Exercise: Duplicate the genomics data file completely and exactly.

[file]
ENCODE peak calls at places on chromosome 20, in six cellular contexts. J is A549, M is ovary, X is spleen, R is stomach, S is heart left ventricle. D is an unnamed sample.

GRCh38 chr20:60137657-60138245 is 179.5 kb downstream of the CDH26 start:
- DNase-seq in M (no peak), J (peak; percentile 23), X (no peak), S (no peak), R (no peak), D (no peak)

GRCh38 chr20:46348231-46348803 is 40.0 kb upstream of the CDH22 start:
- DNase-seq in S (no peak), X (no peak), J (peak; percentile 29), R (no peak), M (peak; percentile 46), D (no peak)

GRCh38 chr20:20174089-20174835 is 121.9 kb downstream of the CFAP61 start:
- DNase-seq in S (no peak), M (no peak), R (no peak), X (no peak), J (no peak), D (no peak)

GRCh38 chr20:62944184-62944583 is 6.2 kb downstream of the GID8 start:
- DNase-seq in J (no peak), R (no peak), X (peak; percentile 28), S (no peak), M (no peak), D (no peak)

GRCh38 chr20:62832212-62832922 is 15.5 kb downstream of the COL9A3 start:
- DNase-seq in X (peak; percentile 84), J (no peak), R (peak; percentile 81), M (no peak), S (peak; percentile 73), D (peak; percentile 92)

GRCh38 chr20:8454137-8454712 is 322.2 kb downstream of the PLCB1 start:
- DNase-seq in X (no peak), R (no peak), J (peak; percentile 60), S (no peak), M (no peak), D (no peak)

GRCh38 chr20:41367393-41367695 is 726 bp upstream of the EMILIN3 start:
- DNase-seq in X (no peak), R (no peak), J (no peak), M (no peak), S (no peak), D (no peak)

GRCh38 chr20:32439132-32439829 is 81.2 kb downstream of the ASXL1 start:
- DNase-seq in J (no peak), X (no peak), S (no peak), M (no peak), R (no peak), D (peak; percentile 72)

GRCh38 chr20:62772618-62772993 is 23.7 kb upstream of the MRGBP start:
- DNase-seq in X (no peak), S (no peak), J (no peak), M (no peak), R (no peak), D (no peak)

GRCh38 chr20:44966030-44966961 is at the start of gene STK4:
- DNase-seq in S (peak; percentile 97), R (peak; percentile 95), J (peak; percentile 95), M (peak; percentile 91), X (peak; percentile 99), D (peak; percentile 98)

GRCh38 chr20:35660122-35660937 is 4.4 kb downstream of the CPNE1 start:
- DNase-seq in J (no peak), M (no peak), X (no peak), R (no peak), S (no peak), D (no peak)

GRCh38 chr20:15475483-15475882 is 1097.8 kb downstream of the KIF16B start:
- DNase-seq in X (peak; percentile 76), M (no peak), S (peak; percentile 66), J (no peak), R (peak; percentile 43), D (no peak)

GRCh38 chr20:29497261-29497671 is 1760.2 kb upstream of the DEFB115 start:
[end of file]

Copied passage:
ENCODE peak calls at places on chromosome 20, in six cellular contexts. J is A549, M is ovary, X is spleen, R is stomach, S is heart left ventricle. D is an unnamed sample.

GRCh38 chr20:60137657-60138245 is 179.5 kb downstream of the CDH26 start:
- DNase-seq in M (no peak), J (peak; percentile 23), X (no peak), S (no peak), R (no peak), D (no peak)

GRCh38 chr20:46348231-46348803 is 40.0 kb upstream of the CDH22 start:
- DNase-seq in S (no peak), X (no peak), J (peak; percentile 29), R (no peak), M (peak; percentile 46), D (no peak)

GRCh38 chr20:20174089-20174835 is 121.9 kb downstream of the CFAP61 start:
- DNase-seq in S (no peak), M (no peak), R (no peak), X (no peak), J (no peak), D (no peak)

GRCh38 chr20:62944184-62944583 is 6.2 kb downstream of the GID8 start:
- DNase-seq in J (no peak), R (no peak), X (peak; percentile 28), S (no peak), M (no peak), D (no peak)

GRCh38 chr20:62832212-62832922 is 15.5 kb downstream of the COL9A3 start:
- DNase-seq in X (peak; percentile 84), J (no peak), R (peak; percentile 81), M (no peak), S (peak; percentile 73), D (peak; percentile 92)

GRCh38 chr20:8454137-8454712 is 322.2 kb downstream of the PLCB1 start:
- DNase-seq in X (no peak), R (no peak), J (peak; percentile 60), S (no peak), M (no peak), D (no peak)

GRCh38 chr20:41367393-41367695 is 726 bp upstream of the EMILIN3 start:
- DNase-seq in X (no peak), R (no peak), J (no peak), M (no peak), S (no peak), D (no peak)

GRCh38 chr20:32439132-32439829 is 81.2 kb downstream of the ASXL1 start:
- DNase-seq in J (no peak), X (no peak), S (no peak), M (no peak), R (no peak), D (peak; percentile 72)

GRCh38 chr20:62772618-62772993 is 23.7 kb upstream of the MRGBP start:
- DNase-seq in X (no peak), S (no peak), J (no peak), M (no peak), R (no peak), D (no peak)

GRCh38 chr20:44966030-44966961 is at the start of gene STK4:
- DNase-seq in S (peak; percentile 97), R (peak; percentile 95), J (peak; percentile 95), M (peak; percentile 91), X (peak; percentile 99), D (peak; percentile 98)

GRCh38 chr20:35660122-35660937 is 4.4 kb downstream of the CPNE1 start:
- DNase-seq in J (no peak), M (no peak), X (no peak), R (no peak), S (no peak), D (no peak)

GRCh38 chr20:15475483-15475882 is 1097.8 kb downstream of the KIF16B start:
- DNase-seq in X (peak; percentile 76), M (no peak), S (peak; percentile 66), J (no peak), R (peak; percentile 43), D (no peak)

GRCh38 chr20:29497261-29497671 is 1760.2 kb upstream of the DEFB115 start: